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4-stroke internal combustion engine. Figure 1. An internal combustion engine has a number of RPM, based on the number of times that it goes through a 'cycle'. It goes through a 'cycle' when it does all four of the following processes. 1:fuel injection, 2:ignition, 3:expansion(work is done), 4:exhaust[1] In this picture the engine is going at 10 RPM, which is much slower than most engines.

RPM stands for rotations per minute and is also abbreviated rpm. This is a unit which describes how many times an object completes a cycle in a minute. This cycle can be anything, the pistons in a internal combustion engine (see figure 1) repeating their motion or a wind turbine spinning once all the way around.

The reading on a tachometer in a car gives how many RPM (usually 1000s of RPM) a car's crankshaft is turning (this is different from the number of rotations per minute that the wheels are doing, which is why it still reads ~1000 RPM while sitting at a stoplight).

Most wind turbines try to spin at about 15 RPM, and gearing is used to keep it at that speed. Gearing is also used with the crankshaft of a vehicle in order to keep the RPM reading in a range (usually 2000-3000 RPM). Some racing motorcycles will reach more than 20,000 RPM.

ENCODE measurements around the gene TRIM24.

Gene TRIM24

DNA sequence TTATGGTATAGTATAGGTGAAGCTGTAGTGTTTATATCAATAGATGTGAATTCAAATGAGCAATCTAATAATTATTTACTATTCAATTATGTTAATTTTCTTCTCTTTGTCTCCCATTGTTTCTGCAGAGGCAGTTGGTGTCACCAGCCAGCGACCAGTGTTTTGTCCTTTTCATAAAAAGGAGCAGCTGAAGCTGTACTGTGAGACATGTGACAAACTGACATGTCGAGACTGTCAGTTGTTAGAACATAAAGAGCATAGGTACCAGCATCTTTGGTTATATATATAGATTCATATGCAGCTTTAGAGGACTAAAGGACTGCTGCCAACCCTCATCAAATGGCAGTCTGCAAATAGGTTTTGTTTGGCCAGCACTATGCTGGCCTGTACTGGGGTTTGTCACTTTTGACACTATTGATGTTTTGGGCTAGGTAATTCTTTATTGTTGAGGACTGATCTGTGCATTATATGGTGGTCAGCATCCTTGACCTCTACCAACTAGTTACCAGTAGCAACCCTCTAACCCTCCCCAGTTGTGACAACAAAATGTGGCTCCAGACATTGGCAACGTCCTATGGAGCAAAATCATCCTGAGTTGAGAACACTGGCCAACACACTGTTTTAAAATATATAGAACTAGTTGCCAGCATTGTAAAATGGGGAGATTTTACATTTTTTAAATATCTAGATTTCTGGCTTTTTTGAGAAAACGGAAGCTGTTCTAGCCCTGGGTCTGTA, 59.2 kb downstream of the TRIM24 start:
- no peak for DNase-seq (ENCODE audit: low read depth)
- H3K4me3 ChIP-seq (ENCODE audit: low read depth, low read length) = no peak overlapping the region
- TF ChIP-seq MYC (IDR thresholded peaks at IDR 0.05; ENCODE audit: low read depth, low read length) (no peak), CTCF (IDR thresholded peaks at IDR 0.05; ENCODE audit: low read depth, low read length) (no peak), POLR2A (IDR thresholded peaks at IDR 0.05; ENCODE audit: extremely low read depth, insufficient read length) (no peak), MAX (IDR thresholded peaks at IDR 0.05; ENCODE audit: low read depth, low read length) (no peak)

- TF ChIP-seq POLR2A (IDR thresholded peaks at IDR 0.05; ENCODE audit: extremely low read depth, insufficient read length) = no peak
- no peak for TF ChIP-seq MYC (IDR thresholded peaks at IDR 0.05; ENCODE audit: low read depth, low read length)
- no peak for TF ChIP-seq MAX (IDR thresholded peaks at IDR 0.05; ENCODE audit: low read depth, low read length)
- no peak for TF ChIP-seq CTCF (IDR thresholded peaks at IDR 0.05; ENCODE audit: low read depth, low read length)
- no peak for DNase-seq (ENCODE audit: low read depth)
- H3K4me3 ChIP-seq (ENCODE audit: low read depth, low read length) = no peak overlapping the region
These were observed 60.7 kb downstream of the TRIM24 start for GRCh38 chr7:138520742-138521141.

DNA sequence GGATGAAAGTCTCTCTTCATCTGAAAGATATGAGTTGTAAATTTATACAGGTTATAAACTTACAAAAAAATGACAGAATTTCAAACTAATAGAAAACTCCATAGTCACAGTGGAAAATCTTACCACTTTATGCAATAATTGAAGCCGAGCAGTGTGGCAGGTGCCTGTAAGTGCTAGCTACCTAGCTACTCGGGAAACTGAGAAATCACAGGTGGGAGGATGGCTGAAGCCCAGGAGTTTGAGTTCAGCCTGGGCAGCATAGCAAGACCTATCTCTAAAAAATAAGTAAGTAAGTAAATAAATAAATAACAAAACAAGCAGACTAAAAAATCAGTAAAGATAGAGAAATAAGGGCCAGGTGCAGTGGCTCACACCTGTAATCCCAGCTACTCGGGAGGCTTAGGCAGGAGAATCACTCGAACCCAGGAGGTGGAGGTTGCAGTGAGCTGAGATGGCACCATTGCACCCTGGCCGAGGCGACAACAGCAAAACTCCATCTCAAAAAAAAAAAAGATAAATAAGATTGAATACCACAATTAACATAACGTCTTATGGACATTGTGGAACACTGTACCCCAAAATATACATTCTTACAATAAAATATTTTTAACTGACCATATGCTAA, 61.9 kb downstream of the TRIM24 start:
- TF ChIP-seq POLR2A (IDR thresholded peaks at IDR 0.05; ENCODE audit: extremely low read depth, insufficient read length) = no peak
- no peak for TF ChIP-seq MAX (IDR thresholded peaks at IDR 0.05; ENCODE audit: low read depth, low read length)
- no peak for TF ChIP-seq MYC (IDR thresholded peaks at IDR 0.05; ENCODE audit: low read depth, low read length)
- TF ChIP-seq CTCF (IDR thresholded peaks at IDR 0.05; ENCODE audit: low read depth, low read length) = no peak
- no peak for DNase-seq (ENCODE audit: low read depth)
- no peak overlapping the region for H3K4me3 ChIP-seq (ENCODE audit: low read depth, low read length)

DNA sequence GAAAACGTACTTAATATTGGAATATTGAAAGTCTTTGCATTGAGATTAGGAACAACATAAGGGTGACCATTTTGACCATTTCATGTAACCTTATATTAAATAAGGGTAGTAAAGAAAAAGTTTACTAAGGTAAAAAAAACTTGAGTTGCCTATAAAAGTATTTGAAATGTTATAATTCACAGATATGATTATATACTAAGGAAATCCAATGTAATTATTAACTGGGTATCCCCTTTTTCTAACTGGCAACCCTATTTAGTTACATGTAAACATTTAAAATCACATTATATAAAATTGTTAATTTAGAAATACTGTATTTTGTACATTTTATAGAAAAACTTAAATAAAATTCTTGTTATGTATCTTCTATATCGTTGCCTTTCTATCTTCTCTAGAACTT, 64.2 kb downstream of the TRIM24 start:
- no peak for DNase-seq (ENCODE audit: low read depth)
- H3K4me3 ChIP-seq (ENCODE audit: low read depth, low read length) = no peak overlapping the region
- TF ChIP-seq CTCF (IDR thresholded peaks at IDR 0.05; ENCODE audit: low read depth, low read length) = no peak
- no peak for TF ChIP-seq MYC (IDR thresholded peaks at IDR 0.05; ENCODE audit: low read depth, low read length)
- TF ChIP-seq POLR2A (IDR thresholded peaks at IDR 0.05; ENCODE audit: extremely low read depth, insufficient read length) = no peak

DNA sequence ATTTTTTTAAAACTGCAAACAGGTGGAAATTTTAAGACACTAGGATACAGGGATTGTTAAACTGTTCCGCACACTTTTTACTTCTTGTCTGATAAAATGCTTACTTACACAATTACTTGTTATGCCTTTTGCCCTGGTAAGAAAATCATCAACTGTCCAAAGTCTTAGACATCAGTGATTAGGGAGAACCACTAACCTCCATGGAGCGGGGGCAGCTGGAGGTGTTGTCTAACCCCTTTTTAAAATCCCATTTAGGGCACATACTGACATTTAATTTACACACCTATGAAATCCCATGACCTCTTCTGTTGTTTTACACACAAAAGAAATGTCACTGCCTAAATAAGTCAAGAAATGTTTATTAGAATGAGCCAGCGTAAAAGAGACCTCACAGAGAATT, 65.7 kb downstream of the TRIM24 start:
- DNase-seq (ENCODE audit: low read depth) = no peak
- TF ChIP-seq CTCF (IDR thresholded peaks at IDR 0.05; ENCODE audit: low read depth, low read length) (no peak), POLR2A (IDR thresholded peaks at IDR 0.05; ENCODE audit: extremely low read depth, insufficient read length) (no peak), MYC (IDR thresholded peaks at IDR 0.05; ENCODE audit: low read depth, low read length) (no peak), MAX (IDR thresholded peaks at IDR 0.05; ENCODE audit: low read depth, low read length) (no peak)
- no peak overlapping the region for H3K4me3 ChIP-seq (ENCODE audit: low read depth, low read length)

Rotations per minute is an especially important topic when discussing generators, as generators spinning at a higher RPM produce more power for the same amount of energy in each cycle. It's generally convenient to make the RPMs of an electric generator match the frequency of the electrical grid (or some multiple of that frequency), although grid frequency is usually measured in Hertz (Hz), rather than RPM.

Two useful conversions: 1 RPM = 0.0167 Hz and 60 RPM = 1 Hz


  1. Zephyris (Richard Wheeler). (accessed 2015, Jan. 4). 4StrokeEngine Ortho 3D Small.gif [Online]. Available: http://commons.wikimedia.org/wiki/File%3A4StrokeEngine_Ortho_3D_Small.gif

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Allison Campbell, Jordan Hanania, Braden Heffernan, James Jenden, Jason Donev
Last updated: September 3, 2015
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